Aside from a couple of storylines that seem unfinished, and a downright peculiar finale, The Ballad of Little Jo is surprisingly involving film whose flaws are rendered insignificant, thanks to director Maggie Greenwald's excellent feel for the genre (savvy film watchers can see echoes of Unforgiven and Pale Rider to name but a couple of influences). I also admired the way the story takes time to develop its characters along with resisting the urge to move at breakneck speed and surrounding the storyline with unnecessary gunplay. Despite a glammed down appearance and lack of lower-range speaking ability, it takes a while for us to accept former model Amis as a full-fledged cowpoke. But not unlike Gary Busey became Buddy Holly, she pours herself into her role with such zeal that you eventually forget it's a former glamor girl under that hat. Although most of the supporting players roles are disappointingly brief, there are memorable bits from Pale Rider leading lady Carrie Snodgress; future Boston Public vice-principal Anthony Heald; Star Trek: Deep Space Nine mainstay Auberjonois, and the great Sir Ian as a local city worker whose outward congeniality masks a dark side. Yet veteran character specialist Bo Hopkins steals the show as Jo's longtime mentor and semi-best friend, Frank Badger (great name, eh?), who forms an unlikely and somewhat touching affiliation with this rather peculiar fellow cowboy.

Rating for Style: A-
Rating for Substance: B

 

Image Transfer

 One
Aspect Ratio1.85:1 - Widescreen
Original Aspect Ratioyes
Anamorphicyes


Image Transfer Review: An absolutely immaculate print with practically no discernable flaws that I could ascertain. Declan Quinn's extraordinary beautiful cinematography looks positively stunning. A warm, natural transfer that will no doubt please the film's massive cult following that succeeds on all levels. New Line may be one of the most underrated DVD studios in terms of quality presentations, and this is one of their best.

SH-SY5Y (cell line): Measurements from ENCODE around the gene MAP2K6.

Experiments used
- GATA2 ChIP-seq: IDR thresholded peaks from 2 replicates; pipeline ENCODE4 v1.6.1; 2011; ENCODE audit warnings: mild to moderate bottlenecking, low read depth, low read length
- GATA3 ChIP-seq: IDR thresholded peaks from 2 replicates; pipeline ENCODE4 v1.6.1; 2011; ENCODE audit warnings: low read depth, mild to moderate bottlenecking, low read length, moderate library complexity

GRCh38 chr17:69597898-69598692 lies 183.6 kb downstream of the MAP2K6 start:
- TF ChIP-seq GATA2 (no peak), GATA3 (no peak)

Image Transfer Grade: A

 

Audio Transfer

 LanguageRemote Access
DS 2.0Englishyes
Dolby Digital
5.1
Englishyes
DTSEnglishyes


Audio Transfer Review: I must admit before putting this disc in, I wondered why a cult piece like this would merit so much in the way of aural options. One listen to David Mansfield's excellent score will put such inquiries to rest. However, aside from this asset and reserved rear channel activity, all the soundtracks are somewhat low key and mainly dialogue based in quieter moments. With its more pronounced low end and increased clarity all the way around, DTS winds up on top in terms of preference.

Audio Transfer Grade: B+

 

Disc Extras

Animated menu with music
Scene Access with 26 cues and remote access
Subtitles/Captions in English with remote access
1 Original Trailer(s)
3 Other Trailer(s) featuring Once Were Warriors, Death and the Maiden, Bitter Moon
Weblink/DVD-ROM Material
Packaging: Amaray
Picture Disc
1 Disc
1-Sided disc(s)
Layers: dual
Layers Switch: 01h:00m:50s

Extras Review: Although I found the abundance of quality previews for art-house fare somewhat appealing, I would have enjoyed hearing a woman's perspective on making a western, thus it's disappointing that no such track with Greenwald was conceived; I'm sure it would have been a fascinating listen.

Extras Grade: D+

 

Final Comments

More than worthy of a spin, The Ballad of Little Jo has the look and feel of a typical Western, but with a style, sense of imagination and a dash of off-kilter goodness that makes it stand apart.